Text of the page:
At 81, John Quincy Adams was walking down the path one day when a friend greeted him with, "and how is John Adams today?" Mr. Adams replied, "John Adams is very well, thank you. But the tenement he has inhabited these many years is in a sad state of disrepair. It sags in the corners, its roof leaks, and when the wind blows creaks and groans in every joint. I suspect that John Adams will soon be forced to seek other quarters. John Adams himself is very well, thank you." Perhaps in his lengthy reply John Adams understood and was referring to the apostle’s words, "for we know that if the earthly tent we live in is destroyed, we have a building from God, a house not made with hands, eternal in the heavens." (2Cor.5:1)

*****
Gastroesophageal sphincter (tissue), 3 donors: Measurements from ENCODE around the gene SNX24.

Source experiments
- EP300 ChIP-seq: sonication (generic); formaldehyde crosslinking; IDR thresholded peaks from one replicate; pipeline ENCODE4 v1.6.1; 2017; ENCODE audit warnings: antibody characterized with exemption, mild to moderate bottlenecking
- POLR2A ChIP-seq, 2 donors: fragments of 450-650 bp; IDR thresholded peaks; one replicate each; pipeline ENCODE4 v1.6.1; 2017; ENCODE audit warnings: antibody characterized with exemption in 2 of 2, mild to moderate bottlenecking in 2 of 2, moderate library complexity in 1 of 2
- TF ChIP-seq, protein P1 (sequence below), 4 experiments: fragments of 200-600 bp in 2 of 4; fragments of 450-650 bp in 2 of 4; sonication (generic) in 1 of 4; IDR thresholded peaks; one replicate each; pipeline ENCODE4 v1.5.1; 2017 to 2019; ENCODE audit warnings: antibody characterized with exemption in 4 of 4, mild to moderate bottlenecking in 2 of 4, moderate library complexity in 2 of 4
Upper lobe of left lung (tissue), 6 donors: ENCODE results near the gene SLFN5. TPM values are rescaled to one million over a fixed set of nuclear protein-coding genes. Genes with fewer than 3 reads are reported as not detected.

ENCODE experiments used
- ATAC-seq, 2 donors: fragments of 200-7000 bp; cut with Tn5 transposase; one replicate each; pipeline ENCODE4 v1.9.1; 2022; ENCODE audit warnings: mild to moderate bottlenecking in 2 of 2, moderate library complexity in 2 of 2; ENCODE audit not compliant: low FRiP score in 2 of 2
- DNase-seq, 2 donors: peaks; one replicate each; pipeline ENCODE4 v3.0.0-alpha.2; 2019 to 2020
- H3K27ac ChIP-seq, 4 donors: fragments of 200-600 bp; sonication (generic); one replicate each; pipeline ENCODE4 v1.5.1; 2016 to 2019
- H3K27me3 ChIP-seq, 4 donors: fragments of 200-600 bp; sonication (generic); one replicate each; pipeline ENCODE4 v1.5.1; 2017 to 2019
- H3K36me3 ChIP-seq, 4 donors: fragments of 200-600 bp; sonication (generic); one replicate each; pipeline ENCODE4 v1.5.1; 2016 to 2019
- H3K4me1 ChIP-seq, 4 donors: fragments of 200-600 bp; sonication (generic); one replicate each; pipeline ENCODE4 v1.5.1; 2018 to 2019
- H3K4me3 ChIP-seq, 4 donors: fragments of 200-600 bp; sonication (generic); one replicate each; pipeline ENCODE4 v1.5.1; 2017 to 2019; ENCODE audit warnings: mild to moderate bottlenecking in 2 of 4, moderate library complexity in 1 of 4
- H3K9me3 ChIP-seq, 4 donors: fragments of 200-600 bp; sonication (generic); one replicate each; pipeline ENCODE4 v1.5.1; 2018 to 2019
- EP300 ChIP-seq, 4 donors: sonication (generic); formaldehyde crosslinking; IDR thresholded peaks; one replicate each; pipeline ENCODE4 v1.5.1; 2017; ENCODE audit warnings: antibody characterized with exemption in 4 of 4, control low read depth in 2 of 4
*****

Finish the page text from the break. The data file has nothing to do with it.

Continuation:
Many in the medical profession tell us there is much we can do to prolong and make life more energetic through taking care of our bodies (proper eating, exercise, rest, etc.). Still, in this life, we have on our hands a losing struggle with housing. Whether we have many or few years on earth our frail walls of flesh and blood eventually deteriorate one way or another.
But, yes, there is more! There is an eternal home. "For this perishable body must put on imperishability, and this mortal body must put on immortality." (1 Cor. 15:53)
On Friday Jesus' body was buried. Death had come not only to Jesus but for the disciples the journey they had been on with him was viewed as over. But then came the first day of the week- Sunday. HE IS RISEN! Hope and purpose and meaning were restored to his followers. Yes, knowing there is eternal life does affect this life.
Each Sunday is a reminder of that first Easter. The first Easter and each one since shares the proclamation: "he is not here, for he is risen, just as he said..." We live in this life with the Good News God abides with us now and forever.
I look forward to seeing you Easter morning!